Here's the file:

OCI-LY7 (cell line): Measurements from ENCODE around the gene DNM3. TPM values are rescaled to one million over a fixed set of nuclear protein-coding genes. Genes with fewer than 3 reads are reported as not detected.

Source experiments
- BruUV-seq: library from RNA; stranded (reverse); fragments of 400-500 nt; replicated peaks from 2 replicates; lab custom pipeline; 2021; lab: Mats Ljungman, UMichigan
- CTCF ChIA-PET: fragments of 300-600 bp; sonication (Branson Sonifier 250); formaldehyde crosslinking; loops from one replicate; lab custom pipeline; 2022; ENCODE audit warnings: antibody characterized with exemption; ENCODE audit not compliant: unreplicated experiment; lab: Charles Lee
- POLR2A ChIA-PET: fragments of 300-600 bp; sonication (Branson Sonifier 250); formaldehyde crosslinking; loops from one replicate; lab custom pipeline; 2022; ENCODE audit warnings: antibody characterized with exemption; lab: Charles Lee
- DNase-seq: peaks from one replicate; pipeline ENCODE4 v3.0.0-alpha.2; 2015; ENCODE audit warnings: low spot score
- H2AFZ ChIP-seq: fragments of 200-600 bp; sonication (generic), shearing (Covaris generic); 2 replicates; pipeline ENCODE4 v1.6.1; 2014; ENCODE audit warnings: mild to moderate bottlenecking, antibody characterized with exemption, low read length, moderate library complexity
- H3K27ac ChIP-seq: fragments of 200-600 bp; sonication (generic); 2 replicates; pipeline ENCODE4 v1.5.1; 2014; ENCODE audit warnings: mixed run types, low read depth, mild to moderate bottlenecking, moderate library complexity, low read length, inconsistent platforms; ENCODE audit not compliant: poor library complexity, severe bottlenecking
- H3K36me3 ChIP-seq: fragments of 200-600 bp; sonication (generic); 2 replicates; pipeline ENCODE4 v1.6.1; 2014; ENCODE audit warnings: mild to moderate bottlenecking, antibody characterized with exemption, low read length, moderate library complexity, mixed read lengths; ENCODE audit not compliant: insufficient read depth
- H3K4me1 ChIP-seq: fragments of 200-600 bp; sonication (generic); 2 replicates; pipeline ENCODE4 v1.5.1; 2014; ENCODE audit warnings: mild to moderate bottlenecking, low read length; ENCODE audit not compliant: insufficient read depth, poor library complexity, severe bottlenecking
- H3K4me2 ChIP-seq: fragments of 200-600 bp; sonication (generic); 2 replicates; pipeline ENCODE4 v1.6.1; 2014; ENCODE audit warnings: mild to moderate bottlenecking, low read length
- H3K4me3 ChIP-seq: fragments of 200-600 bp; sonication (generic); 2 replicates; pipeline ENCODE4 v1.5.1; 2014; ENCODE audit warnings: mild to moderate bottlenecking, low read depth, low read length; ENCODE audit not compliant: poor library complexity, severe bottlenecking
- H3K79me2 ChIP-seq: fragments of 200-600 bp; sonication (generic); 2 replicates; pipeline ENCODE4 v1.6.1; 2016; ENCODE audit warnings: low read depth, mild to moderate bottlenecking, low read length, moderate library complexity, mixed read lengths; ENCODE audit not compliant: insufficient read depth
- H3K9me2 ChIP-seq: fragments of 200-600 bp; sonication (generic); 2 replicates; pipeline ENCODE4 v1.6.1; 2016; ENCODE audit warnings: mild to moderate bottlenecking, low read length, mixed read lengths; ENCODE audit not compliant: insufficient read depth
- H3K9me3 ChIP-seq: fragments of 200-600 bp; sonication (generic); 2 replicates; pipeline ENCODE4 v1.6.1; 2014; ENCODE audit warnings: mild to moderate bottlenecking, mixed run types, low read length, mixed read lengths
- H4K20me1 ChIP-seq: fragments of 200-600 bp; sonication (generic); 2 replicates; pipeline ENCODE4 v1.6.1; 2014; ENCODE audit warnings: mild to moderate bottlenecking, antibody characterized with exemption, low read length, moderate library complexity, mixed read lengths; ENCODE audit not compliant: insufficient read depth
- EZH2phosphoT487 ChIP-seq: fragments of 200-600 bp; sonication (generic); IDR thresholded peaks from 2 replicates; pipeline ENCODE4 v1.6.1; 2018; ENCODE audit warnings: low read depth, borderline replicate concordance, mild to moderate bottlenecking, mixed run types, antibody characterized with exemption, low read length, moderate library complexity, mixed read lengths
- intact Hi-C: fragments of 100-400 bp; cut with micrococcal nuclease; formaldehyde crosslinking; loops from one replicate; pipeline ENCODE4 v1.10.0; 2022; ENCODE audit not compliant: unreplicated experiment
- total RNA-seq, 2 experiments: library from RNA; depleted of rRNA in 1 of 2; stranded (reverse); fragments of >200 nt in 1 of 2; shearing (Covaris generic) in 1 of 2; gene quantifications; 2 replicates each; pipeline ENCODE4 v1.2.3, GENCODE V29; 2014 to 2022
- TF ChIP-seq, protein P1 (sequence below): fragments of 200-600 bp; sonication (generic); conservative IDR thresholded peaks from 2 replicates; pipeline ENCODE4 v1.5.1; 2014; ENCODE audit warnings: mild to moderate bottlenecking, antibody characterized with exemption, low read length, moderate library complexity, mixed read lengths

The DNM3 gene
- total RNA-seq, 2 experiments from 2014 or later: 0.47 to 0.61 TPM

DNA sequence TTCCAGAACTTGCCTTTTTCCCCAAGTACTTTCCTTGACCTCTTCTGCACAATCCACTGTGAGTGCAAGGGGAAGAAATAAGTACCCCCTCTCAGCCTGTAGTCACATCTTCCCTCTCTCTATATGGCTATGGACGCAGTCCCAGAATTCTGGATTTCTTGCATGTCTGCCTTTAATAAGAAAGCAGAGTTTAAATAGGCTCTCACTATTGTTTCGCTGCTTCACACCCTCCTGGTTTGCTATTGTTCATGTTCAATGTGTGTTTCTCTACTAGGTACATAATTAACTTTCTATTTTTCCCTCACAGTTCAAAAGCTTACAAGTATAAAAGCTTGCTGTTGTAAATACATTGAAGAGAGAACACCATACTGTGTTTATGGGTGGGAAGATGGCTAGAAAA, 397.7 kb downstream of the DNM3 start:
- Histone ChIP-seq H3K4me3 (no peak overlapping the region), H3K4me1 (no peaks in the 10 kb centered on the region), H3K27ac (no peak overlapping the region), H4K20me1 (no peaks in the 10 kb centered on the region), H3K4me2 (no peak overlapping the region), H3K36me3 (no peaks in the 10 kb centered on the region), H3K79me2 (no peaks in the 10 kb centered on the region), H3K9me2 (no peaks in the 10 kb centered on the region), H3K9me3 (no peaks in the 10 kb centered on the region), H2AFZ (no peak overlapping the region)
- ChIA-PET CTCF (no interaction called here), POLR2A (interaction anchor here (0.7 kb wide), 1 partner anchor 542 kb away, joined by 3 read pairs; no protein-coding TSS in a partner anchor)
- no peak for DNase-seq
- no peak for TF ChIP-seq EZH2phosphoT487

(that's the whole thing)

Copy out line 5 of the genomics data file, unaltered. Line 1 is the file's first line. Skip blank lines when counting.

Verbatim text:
- POLR2A ChIA-PET: fragments of 300-600 bp; sonication (Branson Sonifier 250); formaldehyde crosslinking; loops from one replicate; lab custom pipeline; 2022; ENCODE audit warnings: antibody characterized with exemption; lab: Charles Lee